Uniloc 2017 v. Apple (Fed. Cir. 2019) (appeal pending)
As in most patent cases, the parties to this litigation stipulated to a fairly tight protective order that was entered by Judge Alsup. Many of the documents filed in the case were filed under seal, including elements of the motion to dismiss for lack of standing (arguing that the plaintiff doesn’t actually own the patent).
However, in January 2019, the Electronic Frontier Foundation (“EFF”) moved to intervene and request unsealing of the parties various briefs and documents “for the limited purpose of vindicating the public’s right to access court records.” EFF explained:
Defendant Apple has filed a dispositive motion asking the Court to dismiss this case on the basis of lack of subject matter jurisdiction. But page after page of the public briefing relating to that motion is hidden behind redactions. The public has no access to the underlying facts. Even lengthy sections of the legal argument are redacted, leaving the public with no way to understand the dispute. This conflicts with the public’s common law and First Amendment right of access.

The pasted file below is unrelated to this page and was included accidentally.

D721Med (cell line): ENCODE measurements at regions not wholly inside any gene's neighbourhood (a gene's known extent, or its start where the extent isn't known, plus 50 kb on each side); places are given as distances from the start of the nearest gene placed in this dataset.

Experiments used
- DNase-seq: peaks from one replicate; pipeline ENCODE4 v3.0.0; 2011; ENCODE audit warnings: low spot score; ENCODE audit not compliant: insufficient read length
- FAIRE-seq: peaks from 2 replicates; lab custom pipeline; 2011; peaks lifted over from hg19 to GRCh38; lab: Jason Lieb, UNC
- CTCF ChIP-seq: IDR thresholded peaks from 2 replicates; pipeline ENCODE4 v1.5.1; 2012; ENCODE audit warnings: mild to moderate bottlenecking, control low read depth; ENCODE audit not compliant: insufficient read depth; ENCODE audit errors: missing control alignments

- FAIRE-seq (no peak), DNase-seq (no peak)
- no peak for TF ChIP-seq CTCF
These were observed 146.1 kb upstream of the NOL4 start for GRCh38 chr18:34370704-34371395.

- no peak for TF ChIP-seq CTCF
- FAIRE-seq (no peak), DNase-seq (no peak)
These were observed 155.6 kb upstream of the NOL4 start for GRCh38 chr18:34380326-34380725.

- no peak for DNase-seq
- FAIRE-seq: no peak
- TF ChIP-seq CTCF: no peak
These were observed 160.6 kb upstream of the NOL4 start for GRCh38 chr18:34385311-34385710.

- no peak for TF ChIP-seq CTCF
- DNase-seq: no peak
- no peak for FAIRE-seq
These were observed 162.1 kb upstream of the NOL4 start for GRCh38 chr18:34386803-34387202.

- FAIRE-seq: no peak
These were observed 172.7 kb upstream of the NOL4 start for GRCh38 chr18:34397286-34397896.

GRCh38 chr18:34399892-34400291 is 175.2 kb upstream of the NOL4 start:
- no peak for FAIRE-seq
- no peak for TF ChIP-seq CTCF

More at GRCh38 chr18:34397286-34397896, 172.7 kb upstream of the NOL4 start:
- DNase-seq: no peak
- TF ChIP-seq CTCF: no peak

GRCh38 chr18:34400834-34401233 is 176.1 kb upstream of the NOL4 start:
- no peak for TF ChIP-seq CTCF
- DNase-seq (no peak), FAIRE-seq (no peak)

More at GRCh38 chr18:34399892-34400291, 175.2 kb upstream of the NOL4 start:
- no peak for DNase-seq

The Ninth Circuit has held that “compelling reasons,” are required to seal documents used in dispositive motions. . . . While all court proceedings are presumptively open, the public interest in patent disputes is particularly strong because patents potentially govern the conduct of anyone who wants to make, use, or sell the claimed inventions. Thus, the public has an interest in knowing who owns, or might claim rights to enforce, a patent. Plaintiffs in this case appear determined to hide such facts from the public. But Plaintiffs’ desire to confound the public cannot trump the public’s First Amendment right of access. The Court should deny the motions to seal and ensure access to court records.
[EFFMotion] In response, Judge Alsup denied the motion to seal documents — holding that the parties had failed to provide compelling reasons to justify sealing and that generalized assertions of “potential competitive harm” are insufficient to outweight the public’s right to know. [DenialOfMotionToSeal]
Although Judge Alsup agreed to unseal the documents, he also granted a stay of deadlines pending appeal. Thus, the question of sealing is now pending before the Federal Circuit. Meanwhile, Uniloc has agreed that it was initially overzealous in its approach to sealing documents (offering to unseal 90% of the materials originally filed under seal), but also argues that the court should particularly avoid unsealing a a document that includes “a table of the 109 of licenses Uniloc entered into between 2010 and mid-2017 [that] identifies the licensee, the date of the license, the amount paid and the license type for each license.” According to Uniloc, the names of patent licensees and their payments are rightfully kept confidential. [Uniloc2017AppealBrief]
[To be updated as EFF and Apple weigh in].